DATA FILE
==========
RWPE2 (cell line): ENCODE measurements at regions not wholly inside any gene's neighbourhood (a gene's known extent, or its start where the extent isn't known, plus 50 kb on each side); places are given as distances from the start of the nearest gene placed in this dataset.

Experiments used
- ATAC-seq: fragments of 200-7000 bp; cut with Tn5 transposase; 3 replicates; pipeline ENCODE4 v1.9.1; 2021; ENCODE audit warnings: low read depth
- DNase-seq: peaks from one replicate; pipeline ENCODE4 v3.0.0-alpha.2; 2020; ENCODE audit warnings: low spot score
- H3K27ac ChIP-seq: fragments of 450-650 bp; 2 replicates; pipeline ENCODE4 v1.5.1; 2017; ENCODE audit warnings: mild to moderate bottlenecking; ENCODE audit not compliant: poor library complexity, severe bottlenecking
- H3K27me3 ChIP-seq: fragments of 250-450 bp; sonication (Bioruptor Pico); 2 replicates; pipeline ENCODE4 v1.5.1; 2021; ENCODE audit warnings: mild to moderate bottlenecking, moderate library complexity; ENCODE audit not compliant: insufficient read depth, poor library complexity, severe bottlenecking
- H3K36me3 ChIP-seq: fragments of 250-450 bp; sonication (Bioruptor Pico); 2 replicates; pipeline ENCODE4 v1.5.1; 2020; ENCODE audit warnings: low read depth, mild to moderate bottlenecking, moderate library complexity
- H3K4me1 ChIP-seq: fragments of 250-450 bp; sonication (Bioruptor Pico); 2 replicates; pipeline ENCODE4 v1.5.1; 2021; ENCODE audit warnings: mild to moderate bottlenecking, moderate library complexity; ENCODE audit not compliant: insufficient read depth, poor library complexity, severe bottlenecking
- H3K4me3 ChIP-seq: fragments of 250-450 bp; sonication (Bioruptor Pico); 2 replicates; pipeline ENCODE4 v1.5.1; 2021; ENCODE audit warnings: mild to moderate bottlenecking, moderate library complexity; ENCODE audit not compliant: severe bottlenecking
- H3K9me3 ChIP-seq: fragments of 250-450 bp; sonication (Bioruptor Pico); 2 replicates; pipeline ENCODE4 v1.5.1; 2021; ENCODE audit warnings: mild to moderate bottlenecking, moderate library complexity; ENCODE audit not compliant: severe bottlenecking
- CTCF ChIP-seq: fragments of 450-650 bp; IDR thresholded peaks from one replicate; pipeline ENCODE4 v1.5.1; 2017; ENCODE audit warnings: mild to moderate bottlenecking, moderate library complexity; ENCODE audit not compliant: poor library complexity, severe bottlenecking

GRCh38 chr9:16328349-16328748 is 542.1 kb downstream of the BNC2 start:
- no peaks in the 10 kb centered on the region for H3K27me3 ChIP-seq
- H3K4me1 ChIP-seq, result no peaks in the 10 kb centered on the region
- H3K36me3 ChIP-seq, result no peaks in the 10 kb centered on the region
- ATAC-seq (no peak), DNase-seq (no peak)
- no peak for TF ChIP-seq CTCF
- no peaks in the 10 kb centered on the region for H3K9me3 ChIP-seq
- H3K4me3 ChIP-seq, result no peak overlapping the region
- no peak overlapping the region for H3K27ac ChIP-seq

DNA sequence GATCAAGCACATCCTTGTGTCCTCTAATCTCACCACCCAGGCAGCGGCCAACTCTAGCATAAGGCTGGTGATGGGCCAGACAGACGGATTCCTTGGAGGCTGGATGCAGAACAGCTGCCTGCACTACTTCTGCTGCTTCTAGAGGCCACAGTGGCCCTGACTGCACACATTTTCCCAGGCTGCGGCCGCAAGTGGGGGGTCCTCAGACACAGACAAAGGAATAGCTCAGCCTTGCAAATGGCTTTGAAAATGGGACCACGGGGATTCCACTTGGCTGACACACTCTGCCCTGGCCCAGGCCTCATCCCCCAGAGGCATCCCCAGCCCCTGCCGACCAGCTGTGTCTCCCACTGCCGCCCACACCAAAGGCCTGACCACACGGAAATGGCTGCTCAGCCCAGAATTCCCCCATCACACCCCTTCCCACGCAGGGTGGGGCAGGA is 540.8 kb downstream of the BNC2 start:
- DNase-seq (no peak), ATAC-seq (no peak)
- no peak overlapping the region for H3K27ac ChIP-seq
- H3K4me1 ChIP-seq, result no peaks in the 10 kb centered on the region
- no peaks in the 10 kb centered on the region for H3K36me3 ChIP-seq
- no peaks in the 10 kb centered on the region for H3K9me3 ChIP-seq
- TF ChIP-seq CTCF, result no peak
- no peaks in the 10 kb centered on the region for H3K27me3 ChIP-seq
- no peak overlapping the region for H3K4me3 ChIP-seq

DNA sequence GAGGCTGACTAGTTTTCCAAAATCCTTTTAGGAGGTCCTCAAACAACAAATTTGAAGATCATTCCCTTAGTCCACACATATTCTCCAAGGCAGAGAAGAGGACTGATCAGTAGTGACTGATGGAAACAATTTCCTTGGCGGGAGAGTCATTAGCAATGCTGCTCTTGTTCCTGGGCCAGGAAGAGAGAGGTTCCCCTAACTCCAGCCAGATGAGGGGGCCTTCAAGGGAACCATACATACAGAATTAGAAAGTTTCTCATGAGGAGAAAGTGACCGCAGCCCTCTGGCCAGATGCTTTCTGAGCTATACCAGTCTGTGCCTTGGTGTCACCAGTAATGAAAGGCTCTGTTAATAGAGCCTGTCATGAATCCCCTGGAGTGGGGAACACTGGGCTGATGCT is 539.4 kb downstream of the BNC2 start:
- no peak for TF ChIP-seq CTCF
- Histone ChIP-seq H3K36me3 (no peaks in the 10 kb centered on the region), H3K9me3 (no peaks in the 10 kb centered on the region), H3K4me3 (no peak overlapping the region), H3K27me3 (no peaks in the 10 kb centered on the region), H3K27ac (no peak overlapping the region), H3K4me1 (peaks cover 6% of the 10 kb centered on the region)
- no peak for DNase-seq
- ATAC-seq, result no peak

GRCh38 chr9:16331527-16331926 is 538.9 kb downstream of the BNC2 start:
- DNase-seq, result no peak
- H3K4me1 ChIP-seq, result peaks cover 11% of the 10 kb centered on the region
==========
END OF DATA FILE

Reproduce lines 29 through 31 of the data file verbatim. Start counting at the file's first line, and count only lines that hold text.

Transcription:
- no peak overlapping the region for H3K4me3 ChIP-seq

DNA sequence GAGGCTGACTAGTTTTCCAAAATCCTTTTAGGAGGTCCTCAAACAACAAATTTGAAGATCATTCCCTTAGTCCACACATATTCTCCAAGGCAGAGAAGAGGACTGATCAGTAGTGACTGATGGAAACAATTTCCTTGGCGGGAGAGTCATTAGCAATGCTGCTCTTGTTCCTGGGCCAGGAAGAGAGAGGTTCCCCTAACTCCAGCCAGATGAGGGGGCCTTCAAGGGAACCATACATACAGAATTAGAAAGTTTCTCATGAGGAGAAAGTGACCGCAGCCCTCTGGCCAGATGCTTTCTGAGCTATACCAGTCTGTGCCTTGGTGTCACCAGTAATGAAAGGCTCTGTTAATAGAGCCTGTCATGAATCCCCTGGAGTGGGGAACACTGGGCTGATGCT is 539.4 kb downstream of the BNC2 start:
- no peak for TF ChIP-seq CTCF